India's Imports Of Russian Crude Oil Likely To Peak In May Amid Competition From China

Swarajya Staff

May 04, 2023, 12:48 PM | Updated 12:48 PM IST

(Representative image via Wikimedia).
(Representative image via Wikimedia).

Russia maintained its position as the largest crude supplier to India in April with a market share of 36 per cent. However, a sluggish monthly growth has led to speculation that imports from Russia could reach their peak in May due to competition from China.

In April, India received 1.68 million barrels a day of crude oil from Russia, marking a 4 per cent increase from the 1.61 million barrels in March.

Meanwhile, China imported 1.3 million barrels per day of crude by sea from Russia, and Europe imported 206,000 barrels per day during the same month.

India's overall crude imports dropped by 3.5 per cent to 4.6 mbd in April, with Russia's share in the imports increasing to 36.4 per cent from 33.8 per cent in March.

Moscow's share in Indian crude imports was only 0.2 per cent before the Russia-Ukraine conflict.

However, the Import of deeply discounted Russian oil has slowed in recent months.

Russian crude imports rose by 29 per cent in December 2022 and 26 in February this year, but slowed down to 1.8 per cent in March and 4 per cent in April.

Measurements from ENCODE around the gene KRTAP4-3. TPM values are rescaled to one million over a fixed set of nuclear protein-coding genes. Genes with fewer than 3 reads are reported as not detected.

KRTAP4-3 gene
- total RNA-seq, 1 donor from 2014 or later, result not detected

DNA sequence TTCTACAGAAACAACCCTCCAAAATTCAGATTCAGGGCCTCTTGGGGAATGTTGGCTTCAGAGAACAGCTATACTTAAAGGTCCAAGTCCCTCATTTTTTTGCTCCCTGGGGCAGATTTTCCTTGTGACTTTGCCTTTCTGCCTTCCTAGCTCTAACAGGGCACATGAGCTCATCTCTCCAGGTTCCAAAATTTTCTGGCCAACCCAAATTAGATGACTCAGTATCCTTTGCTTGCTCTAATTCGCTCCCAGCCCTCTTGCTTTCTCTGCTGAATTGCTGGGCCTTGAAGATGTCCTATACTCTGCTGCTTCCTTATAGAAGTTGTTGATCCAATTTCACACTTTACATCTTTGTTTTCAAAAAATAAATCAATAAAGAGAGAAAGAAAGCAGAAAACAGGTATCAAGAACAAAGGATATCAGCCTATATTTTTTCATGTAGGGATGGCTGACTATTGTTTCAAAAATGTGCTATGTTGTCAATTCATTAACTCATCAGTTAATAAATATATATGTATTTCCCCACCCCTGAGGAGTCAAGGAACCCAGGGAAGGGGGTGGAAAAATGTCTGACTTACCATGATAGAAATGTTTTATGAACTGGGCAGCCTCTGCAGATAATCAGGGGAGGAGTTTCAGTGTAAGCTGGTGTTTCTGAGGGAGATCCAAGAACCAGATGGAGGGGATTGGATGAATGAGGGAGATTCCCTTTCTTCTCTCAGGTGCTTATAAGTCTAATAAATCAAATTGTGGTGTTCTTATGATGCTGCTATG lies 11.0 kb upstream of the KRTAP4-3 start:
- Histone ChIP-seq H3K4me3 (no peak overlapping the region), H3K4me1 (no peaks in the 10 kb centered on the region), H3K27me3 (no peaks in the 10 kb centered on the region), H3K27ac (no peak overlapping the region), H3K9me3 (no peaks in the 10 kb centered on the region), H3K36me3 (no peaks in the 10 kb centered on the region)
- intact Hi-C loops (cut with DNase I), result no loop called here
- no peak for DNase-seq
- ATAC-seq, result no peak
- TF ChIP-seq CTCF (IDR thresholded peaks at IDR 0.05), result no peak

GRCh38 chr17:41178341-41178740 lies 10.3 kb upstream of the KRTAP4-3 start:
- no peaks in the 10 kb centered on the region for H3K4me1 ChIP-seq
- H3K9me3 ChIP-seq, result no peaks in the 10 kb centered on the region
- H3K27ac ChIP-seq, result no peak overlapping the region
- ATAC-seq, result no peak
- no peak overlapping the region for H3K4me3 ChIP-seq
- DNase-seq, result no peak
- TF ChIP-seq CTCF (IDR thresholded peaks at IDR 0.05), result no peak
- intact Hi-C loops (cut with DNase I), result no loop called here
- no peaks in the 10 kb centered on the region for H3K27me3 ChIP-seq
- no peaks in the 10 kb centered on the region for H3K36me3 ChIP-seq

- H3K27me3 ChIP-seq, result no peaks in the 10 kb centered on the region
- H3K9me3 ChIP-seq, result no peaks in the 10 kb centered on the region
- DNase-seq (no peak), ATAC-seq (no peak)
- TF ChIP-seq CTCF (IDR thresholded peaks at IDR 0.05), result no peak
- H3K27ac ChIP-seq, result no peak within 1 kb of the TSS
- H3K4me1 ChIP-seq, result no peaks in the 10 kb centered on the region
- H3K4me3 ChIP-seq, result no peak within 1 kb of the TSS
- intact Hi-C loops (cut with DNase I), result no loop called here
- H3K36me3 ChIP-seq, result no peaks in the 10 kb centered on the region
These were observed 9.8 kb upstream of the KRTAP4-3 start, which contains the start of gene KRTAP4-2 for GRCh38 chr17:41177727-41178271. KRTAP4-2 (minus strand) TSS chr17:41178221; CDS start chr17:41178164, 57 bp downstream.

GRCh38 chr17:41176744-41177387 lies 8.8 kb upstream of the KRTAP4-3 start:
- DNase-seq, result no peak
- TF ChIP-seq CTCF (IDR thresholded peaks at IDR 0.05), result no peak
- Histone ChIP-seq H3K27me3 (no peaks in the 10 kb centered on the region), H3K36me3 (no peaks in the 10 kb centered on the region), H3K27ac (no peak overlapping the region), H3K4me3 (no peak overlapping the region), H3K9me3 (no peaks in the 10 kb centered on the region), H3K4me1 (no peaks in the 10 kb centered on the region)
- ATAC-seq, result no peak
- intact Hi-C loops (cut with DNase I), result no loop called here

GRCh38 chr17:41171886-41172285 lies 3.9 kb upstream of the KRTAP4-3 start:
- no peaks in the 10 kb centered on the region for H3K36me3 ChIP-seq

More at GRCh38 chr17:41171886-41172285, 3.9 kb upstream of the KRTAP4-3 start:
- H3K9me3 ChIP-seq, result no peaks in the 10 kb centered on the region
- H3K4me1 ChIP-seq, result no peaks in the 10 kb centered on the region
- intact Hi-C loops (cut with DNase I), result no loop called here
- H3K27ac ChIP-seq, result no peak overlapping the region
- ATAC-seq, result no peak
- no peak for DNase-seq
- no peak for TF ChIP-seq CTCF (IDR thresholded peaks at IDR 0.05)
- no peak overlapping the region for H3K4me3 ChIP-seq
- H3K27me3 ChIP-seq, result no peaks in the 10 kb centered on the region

Meanwhile, Iraq's share in the Indian market fell to 17.6 per cent in April from 18.4 per cent in March, while Saudi Arabia's share dropped to 14.5 per cent from 21 per cent.

The UAE's share dropped to 4 per cent from 6.5 per cent while US and Africa marginally gained.

According to analysts, India's import of Russian crude has reached a new record in April.

However, there has been a slowed month-on-month increase and it might hit its peak this month.

"Increased competition for Urals from China will likely put a lid on upsides to India's imports of Russian crude," Serena Huang, an analyst at Vortexa, was quoted as saying by The Economic Times.

Urals, Russia's flagship mid-sulphur crude, has attracted immense attention from India and China due to its significantly low cost compared to the global benchmark Brent.

It's easier to transport Urals and pay for it as the Russian crude is mostly traded below the G7-imposed price cap of $60 per barrel on oil from Russia.

India's import of Urals increased by 9 per cent in April, bouncing back from a 5 per cent drop registered in March.

The percentage share of Urals in Russian oil imported by India rose to 73.6 per cent in April, marking an increase from 70 per cent in March.

ESPO, another Russian grade, saw an almost doubled share of 10.5 per cent in April compared to the previous month.

India's Russian refined products imports dropped 31 per cent to 125,000 bpd in April.

Meanwhile, Europe's imports stayed around 479,000 bpd, while China's surged by 44 per cent to 321,000 bpd.

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